The ride-sharing company argues that inherent racial biases in passengers will create inequalities among drivers if tipping is allowed.
When Uber and a coalition of drivers from Massachusetts and California agreed on a $100 million settlement last week over employee rights, news outlets, heralded the news as the beginning of the tip-included Uber era.
But as of Thursday, Uber is not giving into the in-app tipping option demanded by many of its contracted drivers. The ride-sharing service instead doubled down on its refusal, arguing that tipping is inherently unfair due to the passengersâ€™ unconscious racial biases, according to The Boston Globe on Thursday.
Uber countered the Globe report by publishing its own report on Thursday morning, clarifying its position. Arguing equality in race and geography, the company pointed to academic studies that argue tipping skew favorably toward white workers, and that drivers may focus around wealthier neighborhoods to get larger tips than the city as a whole.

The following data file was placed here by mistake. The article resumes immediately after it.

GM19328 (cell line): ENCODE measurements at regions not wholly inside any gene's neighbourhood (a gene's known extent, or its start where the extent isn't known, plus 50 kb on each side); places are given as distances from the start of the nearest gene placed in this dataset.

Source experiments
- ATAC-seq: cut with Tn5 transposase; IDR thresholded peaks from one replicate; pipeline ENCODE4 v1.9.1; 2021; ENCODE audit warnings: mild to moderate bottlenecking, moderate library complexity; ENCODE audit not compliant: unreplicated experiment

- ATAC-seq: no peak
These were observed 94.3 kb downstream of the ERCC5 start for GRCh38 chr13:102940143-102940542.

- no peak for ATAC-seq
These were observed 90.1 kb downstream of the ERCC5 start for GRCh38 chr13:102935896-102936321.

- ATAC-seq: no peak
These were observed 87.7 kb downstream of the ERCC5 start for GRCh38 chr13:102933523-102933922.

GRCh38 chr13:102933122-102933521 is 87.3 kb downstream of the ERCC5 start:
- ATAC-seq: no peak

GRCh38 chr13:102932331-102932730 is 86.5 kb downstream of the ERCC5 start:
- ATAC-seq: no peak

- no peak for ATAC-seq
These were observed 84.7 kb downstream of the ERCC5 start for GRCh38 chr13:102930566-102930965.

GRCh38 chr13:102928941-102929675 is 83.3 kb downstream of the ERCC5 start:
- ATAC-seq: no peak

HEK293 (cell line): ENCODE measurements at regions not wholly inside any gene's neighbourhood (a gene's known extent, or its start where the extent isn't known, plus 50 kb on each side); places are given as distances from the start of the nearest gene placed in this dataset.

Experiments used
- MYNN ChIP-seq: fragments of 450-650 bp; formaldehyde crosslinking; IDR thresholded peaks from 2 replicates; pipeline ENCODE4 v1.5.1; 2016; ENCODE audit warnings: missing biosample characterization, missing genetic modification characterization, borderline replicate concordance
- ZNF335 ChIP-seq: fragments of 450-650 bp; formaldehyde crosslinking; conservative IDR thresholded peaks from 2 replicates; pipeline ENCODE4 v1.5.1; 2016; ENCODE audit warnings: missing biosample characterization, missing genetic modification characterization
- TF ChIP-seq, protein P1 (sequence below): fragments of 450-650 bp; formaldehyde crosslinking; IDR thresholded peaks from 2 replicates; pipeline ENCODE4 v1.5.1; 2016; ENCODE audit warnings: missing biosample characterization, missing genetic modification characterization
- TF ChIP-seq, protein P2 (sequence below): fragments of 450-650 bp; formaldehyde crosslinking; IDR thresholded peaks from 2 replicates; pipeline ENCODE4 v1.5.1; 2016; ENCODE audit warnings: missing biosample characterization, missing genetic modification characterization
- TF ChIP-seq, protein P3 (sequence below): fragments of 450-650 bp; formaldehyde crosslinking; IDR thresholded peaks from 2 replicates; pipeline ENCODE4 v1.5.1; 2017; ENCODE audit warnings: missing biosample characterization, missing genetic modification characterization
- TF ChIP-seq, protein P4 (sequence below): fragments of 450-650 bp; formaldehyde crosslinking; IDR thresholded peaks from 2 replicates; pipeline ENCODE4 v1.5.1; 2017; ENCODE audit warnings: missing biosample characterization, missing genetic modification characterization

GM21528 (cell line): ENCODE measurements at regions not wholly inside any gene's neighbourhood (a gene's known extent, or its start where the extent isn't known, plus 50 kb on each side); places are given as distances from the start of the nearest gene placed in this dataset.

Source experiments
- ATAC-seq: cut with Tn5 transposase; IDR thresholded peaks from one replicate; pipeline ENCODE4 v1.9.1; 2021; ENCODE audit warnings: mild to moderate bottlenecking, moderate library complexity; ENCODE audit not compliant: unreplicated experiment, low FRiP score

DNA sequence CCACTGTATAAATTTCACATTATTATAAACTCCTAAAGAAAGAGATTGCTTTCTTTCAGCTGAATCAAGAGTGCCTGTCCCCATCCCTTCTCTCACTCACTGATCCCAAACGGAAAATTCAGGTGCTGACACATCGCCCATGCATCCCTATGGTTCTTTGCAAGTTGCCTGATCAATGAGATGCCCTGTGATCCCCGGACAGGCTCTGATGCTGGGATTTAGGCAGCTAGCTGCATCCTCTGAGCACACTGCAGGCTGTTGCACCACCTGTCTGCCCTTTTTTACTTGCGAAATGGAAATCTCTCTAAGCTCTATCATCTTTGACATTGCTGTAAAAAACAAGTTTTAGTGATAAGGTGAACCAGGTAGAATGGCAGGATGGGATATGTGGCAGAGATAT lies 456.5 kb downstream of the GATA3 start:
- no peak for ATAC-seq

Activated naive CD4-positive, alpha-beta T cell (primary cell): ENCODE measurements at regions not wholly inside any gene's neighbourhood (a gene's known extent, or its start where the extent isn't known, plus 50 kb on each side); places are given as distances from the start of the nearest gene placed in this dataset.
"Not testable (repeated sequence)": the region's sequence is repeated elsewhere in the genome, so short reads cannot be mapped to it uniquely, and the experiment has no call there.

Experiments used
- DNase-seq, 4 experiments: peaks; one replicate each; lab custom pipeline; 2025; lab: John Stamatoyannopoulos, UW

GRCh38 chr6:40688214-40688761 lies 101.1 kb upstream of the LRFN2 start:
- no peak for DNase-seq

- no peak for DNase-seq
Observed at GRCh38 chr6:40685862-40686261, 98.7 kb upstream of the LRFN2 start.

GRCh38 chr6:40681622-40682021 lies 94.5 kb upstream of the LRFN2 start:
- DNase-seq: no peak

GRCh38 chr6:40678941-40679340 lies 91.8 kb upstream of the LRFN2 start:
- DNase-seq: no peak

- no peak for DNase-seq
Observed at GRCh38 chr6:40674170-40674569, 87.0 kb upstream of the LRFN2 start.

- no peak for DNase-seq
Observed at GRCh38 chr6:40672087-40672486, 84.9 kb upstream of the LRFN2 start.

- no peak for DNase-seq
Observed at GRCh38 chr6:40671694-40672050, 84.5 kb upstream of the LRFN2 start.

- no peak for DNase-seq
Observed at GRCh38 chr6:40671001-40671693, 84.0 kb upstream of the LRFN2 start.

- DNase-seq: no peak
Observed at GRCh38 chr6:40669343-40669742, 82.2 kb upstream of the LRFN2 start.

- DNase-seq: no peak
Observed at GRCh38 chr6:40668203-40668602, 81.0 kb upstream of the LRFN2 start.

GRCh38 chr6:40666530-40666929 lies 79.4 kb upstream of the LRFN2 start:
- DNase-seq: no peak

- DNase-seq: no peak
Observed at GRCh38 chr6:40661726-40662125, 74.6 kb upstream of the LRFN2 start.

â€śTipping is not included, nor is it expected or required. In fact riders tell us that one of the things they like most about Uber is that itâ€™s hassle-free. And thatâ€™s how we intend to keep it,â€ť writes Uber.
Uber also corrected many of the media reports anticipating tipping for Uber drivers. The settlement merely seeks to â€śclarify on its website and in communications with Drivers and riders that tips are not included on Uberâ€™s platforms (except on UberTAXI), and that tipping is neither expected nor requiredâ€ť once the settlement is finalized.
Uberâ€™s racial bias argument hinges upon a 2008 Cornell University report that found both black and white restaurant customers tipped the white servers better than their black counterparts, adding to a growing list of research that finds unconscious racial bias across the country in numerous industries. â€śDrivers know that they earn the same for doing the same trip, no matter who they are or where theyâ€™re from,â€ť Uber argues.